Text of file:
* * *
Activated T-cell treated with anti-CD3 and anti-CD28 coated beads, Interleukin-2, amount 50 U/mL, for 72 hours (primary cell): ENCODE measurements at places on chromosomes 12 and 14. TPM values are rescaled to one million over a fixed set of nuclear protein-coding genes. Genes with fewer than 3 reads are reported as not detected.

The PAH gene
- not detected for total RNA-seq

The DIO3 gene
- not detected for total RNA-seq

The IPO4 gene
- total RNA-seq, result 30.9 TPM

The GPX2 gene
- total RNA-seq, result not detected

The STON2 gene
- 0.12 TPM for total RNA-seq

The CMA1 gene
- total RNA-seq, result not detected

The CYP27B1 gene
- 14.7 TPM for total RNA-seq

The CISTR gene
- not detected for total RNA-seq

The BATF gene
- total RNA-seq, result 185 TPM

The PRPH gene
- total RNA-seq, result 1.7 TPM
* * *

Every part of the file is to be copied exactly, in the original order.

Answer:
Activated T-cell treated with anti-CD3 and anti-CD28 coated beads, Interleukin-2, amount 50 U/mL, for 72 hours (primary cell): ENCODE measurements at places on chromosomes 12 and 14. TPM values are rescaled to one million over a fixed set of nuclear protein-coding genes. Genes with fewer than 3 reads are reported as not detected.

The PAH gene
- not detected for total RNA-seq

The DIO3 gene
- not detected for total RNA-seq

The IPO4 gene
- total RNA-seq, result 30.9 TPM

The GPX2 gene
- total RNA-seq, result not detected

The STON2 gene
- 0.12 TPM for total RNA-seq

The CMA1 gene
- total RNA-seq, result not detected

The CYP27B1 gene
- 14.7 TPM for total RNA-seq

The CISTR gene
- not detected for total RNA-seq

The BATF gene
- total RNA-seq, result 185 TPM

The PRPH gene
- total RNA-seq, result 1.7 TPM